Calcium is essential for building and maintaining bone. Almost 99% of the body’s calcium is found in the bones. Calcium combines with other minerals to form hard crystals that give your bones strength and structure. The remaining 1% is dissolved in blood and other fluids; this calcium is essential for the healthy functioning of the heart, muscles, blood and nerves. Our bodies cannot make calcium, so it must come from our diets Bones act like a calcium bank, if you do not take in enough calcium from your diet, the body will withdraw calcium from your ‘bone bank’ for use in other parts of the body. Bones therefore, act like a calcium bank, storing calcium and releasing it into the blood stream when needed. So If your body withdraws more calcium than it deposits, your bone density (bone strength) will gradually decline and you may be at risk of developing osteoporosis.
Unfortunately, the loss of calcium and other minerals from the bones is a gradual process which goes on steadily for a long time before it becomes evident. There is no flashing red light to warn us that our bodies are losing calcium. And it is usually not apparent until loose teeth, receding gums, or a fractured hip show how brittle and chalky the bones have become. The end result of the skeletal structure’s gradual erosion is calcium-deficient bones that may break with the slightest provocation. Even a mere sneeze may crack a rib.
One of the reasons the decreasing bone density is hard to detect until it reaches such as unfortunate stage, is that even in extreme cases of osteoporosis, the calcium level of the blood is usually normal. In the body’s ranking of needs, the blood level of calcium takes definite priority over the bone level of calcium. The body needs calcium for vital operations, such as controlling muscular contractions, blood clotting, transmission of nerve impulses and other utterly essential tasks. When the body needs to supply calcium to the blood for any reason, it acts as if the bones were a ‘bank’ of stored calcium, and through a series of biochemical reactions a ‘check’ is drawn on the calcium bank.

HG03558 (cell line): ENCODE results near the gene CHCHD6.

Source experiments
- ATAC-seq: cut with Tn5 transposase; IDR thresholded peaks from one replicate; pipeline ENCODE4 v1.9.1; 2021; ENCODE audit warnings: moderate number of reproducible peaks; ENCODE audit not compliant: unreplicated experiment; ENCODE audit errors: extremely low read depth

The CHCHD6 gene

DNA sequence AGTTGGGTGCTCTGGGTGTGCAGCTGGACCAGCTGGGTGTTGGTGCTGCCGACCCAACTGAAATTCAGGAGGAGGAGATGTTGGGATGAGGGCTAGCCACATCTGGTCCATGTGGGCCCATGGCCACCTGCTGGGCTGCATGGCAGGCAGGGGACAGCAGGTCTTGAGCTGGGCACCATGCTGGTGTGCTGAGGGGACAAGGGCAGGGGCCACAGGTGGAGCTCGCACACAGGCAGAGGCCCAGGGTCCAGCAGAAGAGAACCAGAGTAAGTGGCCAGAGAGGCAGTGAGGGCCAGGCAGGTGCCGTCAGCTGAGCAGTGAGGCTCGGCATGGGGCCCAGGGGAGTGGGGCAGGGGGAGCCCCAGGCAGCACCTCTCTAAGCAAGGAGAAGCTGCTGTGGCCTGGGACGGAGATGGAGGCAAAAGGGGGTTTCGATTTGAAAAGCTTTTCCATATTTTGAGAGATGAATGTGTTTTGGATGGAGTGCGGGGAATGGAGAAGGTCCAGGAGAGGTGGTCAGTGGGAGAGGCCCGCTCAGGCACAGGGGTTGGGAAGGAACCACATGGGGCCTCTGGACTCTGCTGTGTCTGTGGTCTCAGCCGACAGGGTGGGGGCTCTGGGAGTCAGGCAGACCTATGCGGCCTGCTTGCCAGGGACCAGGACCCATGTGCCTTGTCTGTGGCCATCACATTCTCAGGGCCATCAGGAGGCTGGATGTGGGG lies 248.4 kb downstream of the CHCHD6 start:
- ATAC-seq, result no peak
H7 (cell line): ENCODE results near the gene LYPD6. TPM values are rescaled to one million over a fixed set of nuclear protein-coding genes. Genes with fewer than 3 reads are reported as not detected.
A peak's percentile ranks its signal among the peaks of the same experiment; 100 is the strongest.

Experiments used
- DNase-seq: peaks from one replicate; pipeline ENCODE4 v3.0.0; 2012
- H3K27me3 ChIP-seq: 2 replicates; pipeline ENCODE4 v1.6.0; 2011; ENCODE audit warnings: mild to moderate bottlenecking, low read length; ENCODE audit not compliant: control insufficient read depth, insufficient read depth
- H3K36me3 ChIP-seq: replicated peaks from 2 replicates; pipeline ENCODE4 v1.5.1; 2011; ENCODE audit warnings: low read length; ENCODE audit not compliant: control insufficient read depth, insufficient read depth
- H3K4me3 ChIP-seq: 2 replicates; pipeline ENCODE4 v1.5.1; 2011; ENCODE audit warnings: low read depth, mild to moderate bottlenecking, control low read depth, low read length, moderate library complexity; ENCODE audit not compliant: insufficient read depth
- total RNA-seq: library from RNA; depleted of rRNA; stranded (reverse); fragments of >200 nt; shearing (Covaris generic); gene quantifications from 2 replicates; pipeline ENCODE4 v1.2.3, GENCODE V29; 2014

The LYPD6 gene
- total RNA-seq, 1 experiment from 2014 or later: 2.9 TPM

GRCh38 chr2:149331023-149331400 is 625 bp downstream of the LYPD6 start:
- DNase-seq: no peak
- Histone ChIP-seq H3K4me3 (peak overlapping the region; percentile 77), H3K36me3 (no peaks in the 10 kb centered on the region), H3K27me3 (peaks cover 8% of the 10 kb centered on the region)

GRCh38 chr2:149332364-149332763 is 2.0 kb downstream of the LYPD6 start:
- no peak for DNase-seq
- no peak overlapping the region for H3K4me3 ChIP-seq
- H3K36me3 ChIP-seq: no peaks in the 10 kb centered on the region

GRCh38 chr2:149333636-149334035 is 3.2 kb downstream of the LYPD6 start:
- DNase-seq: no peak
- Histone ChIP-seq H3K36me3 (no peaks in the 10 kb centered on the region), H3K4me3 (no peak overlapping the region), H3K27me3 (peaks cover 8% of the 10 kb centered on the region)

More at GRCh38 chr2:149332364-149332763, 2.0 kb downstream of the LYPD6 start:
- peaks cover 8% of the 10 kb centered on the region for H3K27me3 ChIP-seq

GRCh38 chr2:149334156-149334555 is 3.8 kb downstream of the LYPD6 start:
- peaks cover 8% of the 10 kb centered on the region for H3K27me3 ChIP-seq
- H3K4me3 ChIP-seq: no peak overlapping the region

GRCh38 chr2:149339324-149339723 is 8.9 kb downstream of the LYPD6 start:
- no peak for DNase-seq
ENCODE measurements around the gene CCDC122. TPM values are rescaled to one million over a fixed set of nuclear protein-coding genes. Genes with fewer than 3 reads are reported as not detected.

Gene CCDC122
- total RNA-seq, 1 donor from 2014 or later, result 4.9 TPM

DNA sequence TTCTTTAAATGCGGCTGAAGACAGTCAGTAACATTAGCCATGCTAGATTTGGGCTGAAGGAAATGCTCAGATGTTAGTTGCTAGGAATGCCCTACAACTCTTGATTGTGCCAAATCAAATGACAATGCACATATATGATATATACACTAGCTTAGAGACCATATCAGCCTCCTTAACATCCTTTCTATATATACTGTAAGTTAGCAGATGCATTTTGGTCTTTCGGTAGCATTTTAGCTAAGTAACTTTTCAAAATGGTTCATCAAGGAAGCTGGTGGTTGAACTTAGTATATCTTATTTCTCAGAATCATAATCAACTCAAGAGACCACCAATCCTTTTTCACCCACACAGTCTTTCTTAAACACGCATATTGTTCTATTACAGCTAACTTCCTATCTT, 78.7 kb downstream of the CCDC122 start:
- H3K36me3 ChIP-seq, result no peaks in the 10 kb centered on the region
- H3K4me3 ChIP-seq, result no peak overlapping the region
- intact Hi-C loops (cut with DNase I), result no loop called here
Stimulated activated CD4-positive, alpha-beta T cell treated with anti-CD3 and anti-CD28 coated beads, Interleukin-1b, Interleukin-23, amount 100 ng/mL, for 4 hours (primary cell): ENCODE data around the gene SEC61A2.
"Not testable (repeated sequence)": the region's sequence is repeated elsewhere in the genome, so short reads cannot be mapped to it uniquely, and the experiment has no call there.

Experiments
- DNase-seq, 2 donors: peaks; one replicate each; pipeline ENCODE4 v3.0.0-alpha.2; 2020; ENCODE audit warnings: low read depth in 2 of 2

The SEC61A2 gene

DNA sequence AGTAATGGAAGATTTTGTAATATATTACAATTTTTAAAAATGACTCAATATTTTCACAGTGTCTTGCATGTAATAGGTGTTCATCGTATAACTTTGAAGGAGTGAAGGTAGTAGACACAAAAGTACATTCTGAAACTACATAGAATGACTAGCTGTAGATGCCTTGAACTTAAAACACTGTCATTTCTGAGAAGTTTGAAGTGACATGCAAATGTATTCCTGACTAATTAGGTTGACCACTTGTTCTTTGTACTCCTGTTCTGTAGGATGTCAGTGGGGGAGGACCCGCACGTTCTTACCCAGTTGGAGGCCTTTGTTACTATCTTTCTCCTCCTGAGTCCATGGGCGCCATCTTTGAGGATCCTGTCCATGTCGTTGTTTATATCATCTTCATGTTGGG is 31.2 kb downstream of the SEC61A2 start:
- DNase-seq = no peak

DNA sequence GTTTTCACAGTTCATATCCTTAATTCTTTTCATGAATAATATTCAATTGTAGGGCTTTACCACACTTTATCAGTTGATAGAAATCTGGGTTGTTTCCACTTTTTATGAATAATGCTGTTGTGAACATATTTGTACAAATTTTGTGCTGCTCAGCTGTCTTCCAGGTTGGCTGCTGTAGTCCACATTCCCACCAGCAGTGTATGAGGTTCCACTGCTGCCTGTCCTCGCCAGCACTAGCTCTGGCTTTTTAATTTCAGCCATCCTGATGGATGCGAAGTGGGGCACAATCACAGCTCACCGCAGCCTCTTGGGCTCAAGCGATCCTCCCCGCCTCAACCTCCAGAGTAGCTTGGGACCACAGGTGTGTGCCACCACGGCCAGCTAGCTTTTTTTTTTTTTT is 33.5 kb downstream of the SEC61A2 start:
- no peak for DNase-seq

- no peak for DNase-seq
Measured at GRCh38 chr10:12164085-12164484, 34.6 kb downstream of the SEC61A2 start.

Build your bone bank by following these tips:
1. Invest in low fat dairy and dairy products including yogurt, cottage cheese (paneer). You may add grated cheese/paneer to your steamed vegetables, casseroles, and soups.
2. Encourage intake of soya and soya products like tofu, soya milk, and soya snacks. Prepare soups with seaweeds, tofu, and miso.
3. Include nuts and seeds. Grind roasted sesame seeds, flax seeds, sunflower seeds, poppy seeds, almonds, nuts and mix with fruits, salad or sprinkle over cereal.
4. Include calcium rich foods such as bengal gram, red beans, fish, sea food, ragi, amaranth (chaulai), dates, fenugreek leaves, and lotus stem. Most calcium supplements are effective and calcium carbonate is least expensive. It is generally believed that calcium citrate/lactate/gluconate may be more easily absorbed than calcium carbonate. Also, avoid consuming iron supplements with calcium, as it interferes with iron absorption. Supplements must be consumed under professional supervision, as excessive calcium intake (>2500 mg/day) may cause constipation, intestinal bloating, excess flatulence and kidney stones.
5. Exercise regularly throughout life. Walking, cycling, biking and certain similar exercises are most beneficial in retaining calcium in bones. Participate in at least 3 hours of physical activity a week.
6. At least 30 minutes exposure to sunlight helps meet vitamin D requirements, which further promotes calcium absorption and maintain good bone health
Is more calcium than the recommended intake better?
There is no benefit for healthy individuals to consume more calcium than recommended. Your health care provider may suggest slightly more calcium for you if you have certain medical conditions or you take a medication that interferes with your body's ability to use calcium. It is important not to consume too much calcium on a regular basis. More calcium is not better and chronic high calcium intakes may even be harmful. Therefore, it is important to speak with your health care provider about your calcium requirement